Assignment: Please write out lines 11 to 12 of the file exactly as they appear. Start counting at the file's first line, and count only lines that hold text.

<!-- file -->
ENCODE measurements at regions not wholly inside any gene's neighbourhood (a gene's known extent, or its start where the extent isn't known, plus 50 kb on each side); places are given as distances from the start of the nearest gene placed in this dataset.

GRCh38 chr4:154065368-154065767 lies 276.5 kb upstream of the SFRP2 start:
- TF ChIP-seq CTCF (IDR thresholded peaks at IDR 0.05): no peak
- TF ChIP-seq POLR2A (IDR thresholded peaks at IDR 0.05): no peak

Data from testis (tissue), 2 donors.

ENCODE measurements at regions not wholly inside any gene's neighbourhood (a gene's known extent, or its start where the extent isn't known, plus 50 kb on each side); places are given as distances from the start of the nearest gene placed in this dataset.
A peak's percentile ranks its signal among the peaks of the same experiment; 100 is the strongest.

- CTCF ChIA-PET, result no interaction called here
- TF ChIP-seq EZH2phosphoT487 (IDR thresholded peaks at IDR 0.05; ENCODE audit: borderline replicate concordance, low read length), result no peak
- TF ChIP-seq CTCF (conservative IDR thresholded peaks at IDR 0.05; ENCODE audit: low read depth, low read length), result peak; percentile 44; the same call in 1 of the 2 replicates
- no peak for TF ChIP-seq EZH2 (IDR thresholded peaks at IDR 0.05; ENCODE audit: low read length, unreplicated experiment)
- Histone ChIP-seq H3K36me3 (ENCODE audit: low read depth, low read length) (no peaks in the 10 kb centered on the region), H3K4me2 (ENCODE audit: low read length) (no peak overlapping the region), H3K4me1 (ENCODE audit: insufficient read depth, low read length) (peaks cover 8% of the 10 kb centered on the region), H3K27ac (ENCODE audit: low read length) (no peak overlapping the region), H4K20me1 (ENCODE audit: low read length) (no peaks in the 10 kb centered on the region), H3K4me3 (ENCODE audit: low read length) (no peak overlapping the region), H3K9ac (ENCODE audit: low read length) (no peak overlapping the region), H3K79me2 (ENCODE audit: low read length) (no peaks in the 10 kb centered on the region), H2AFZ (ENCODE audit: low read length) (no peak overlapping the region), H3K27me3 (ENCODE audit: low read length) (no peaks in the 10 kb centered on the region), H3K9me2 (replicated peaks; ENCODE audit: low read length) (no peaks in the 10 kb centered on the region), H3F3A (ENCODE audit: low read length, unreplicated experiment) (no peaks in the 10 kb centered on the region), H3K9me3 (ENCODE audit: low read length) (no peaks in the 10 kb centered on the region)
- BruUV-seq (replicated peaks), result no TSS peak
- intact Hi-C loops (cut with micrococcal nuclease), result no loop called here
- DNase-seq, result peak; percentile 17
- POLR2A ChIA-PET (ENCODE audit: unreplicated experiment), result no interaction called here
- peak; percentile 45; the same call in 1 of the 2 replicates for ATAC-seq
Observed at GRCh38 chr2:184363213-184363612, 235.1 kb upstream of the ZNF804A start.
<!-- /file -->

- no peak for TF ChIP-seq EZH2 (IDR thresholded peaks at IDR 0.05; ENCODE audit: low read length, unreplicated experiment)
- Histone ChIP-seq H3K36me3 (ENCODE audit: low read depth, low read length) (no peaks in the 10 kb centered on the region), H3K4me2 (ENCODE audit: low read length) (no peak overlapping the region), H3K4me1 (ENCODE audit: insufficient read depth, low read length) (peaks cover 8% of the 10 kb centered on the region), H3K27ac (ENCODE audit: low read length) (no peak overlapping the region), H4K20me1 (ENCODE audit: low read length) (no peaks in the 10 kb centered on the region), H3K4me3 (ENCODE audit: low read length) (no peak overlapping the region), H3K9ac (ENCODE audit: low read length) (no peak overlapping the region), H3K79me2 (ENCODE audit: low read length) (no peaks in the 10 kb centered on the region), H2AFZ (ENCODE audit: low read length) (no peak overlapping the region), H3K27me3 (ENCODE audit: low read length) (no peaks in the 10 kb centered on the region), H3K9me2 (replicated peaks; ENCODE audit: low read length) (no peaks in the 10 kb centered on the region), H3F3A (ENCODE audit: low read length, unreplicated experiment) (no peaks in the 10 kb centered on the region), H3K9me3 (ENCODE audit: low read length) (no peaks in the 10 kb centered on the region)